ADRIANNE KALFOPOULOU's first full-length collection of poetry, Wild Greens, was published by Red Hen Press in 2002.  Fig won the 2000 Women's Poetry Chapbook Contest from the Sarasota Poetry Theater Press.  She has also written on 19th- and 20th-century texts for various scholarly journals and published a volume of criticism, The Untidy House: A Discussion of the Ideology of the American Dream in the Culture's Female Discourses (Edwin Mellen, 2000).  She teaches literature and creative writing at the University of Laverne's Athens campus in Greece.

KAREN MCCARTHY is an editor of two anthologies: Bittersweet: Contemporary Black Women's Poetry (The Women's Press, 2000), which was nominated for Best Book in the EMMA Awards, and Kin: New Short Fiction by Black and Asian Women (The Women's Press, 2002).  She has also written scripts and screenplays for British theater and television.

STEVEN SCHROEDER teaches in Liberal Studies and Philosophy at Roosevelt University in Chicago.  He is the author of four books, and his poetry has appeared in a number of journals, including The Cresset, Georgetown Review, Halcyon, Petroglyph, and Rhino.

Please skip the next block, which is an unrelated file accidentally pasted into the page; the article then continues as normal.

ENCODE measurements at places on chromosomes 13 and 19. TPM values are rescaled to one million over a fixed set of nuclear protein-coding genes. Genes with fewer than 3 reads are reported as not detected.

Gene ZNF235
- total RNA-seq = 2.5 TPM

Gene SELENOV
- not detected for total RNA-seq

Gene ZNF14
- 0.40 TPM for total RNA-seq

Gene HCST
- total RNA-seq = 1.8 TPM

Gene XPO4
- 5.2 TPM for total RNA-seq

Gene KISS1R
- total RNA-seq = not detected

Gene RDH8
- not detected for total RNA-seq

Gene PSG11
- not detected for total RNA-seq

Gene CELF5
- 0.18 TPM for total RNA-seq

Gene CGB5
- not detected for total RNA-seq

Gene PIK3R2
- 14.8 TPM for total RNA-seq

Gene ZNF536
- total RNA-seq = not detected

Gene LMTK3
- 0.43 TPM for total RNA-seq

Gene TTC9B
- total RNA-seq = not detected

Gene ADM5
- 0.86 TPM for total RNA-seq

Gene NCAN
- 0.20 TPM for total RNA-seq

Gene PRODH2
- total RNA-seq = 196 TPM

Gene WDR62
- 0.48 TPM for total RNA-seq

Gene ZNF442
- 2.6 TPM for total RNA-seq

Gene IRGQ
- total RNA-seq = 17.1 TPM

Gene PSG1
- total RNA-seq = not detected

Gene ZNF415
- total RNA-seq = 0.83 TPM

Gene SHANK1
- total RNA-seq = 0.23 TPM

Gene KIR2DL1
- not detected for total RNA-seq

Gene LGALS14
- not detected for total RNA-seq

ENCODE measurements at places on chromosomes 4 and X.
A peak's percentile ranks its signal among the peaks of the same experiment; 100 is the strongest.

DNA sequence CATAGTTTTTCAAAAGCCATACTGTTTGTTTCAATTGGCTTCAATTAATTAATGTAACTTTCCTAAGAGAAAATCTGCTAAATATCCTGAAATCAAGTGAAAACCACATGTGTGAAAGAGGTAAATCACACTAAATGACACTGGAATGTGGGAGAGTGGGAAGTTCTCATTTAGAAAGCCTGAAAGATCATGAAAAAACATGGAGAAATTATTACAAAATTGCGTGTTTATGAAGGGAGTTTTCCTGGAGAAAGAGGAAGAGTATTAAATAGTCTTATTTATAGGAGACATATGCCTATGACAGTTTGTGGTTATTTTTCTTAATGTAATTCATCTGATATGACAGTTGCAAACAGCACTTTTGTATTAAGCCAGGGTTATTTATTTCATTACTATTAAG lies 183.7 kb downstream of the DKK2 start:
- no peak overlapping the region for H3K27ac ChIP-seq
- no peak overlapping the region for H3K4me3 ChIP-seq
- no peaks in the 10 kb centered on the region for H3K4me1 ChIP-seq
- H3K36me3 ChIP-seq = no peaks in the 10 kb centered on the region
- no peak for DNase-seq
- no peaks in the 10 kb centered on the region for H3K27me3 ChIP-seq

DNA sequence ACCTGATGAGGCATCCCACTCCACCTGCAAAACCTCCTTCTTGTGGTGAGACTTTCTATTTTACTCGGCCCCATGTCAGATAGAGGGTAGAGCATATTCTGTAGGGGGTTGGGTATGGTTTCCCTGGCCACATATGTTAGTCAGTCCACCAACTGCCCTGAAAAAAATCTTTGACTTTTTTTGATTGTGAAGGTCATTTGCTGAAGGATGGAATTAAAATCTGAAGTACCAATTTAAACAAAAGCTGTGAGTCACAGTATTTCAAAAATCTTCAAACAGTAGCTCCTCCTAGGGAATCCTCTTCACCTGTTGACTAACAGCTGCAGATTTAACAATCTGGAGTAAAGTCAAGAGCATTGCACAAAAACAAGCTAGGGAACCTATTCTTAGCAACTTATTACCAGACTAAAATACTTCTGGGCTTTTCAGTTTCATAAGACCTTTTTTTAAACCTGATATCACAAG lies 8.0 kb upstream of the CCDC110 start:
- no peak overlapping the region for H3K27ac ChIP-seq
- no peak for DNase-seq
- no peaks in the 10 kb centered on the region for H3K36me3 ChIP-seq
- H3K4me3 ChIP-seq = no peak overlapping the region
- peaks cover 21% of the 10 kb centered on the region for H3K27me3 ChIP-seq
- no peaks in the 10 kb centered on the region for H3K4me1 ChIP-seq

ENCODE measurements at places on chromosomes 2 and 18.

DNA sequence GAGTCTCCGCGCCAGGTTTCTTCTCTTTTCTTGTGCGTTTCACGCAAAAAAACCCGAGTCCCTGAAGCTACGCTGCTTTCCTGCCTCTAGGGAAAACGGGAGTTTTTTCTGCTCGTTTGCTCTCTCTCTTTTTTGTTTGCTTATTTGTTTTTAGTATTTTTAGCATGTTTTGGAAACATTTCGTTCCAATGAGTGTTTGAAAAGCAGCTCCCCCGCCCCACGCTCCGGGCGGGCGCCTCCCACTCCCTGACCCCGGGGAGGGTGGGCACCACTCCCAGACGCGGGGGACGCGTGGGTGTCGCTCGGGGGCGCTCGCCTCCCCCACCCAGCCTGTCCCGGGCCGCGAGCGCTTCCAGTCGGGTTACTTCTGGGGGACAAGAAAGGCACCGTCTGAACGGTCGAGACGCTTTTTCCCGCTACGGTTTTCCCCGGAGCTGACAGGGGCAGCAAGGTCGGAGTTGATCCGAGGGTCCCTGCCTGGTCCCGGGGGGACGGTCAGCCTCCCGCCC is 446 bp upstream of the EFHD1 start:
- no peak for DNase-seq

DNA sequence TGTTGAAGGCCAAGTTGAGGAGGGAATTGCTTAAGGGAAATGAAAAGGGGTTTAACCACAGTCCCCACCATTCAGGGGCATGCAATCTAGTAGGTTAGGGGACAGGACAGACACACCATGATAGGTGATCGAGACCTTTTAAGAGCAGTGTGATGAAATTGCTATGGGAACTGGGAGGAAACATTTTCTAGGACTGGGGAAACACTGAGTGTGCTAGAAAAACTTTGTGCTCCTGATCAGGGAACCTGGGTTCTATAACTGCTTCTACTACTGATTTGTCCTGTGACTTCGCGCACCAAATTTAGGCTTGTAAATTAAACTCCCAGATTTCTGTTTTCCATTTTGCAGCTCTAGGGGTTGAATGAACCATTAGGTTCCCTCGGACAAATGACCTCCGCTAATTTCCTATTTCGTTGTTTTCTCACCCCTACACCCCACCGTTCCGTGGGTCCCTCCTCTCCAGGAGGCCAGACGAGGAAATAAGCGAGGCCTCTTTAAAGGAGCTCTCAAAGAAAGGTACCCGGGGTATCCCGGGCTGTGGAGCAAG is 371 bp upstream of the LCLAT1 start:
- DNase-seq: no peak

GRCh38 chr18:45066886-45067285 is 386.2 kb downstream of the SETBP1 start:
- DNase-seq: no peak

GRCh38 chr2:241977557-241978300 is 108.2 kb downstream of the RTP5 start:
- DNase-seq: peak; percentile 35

LIZ TILTON is a graduate student working toward a PhD. in English at the University of Cincinnati.

LAURA LEE WASHBURN is an Assistant Professor at Pittsburg State University, an editorial board member of the Woodley Memorial Press, as well as the author of This Good Warm Place (March Street Press, 1998) and Watching the Contortionists (Palanquin Chapbook Prize, 1996).  Her poetry has appeared in such literary magazines as Clackamas Literary Review, The Journal, and Quarterly West.

JAMES R. WHITLEY's poetry collection, Immersion (Lotus Press, 2002), was selected by Lucille Clifton as the winner of the Naomi Long Madgett Poetry Award.  His work has been published in various journals, including Coal City Review, Icon, Peregrine, and Xavier Review.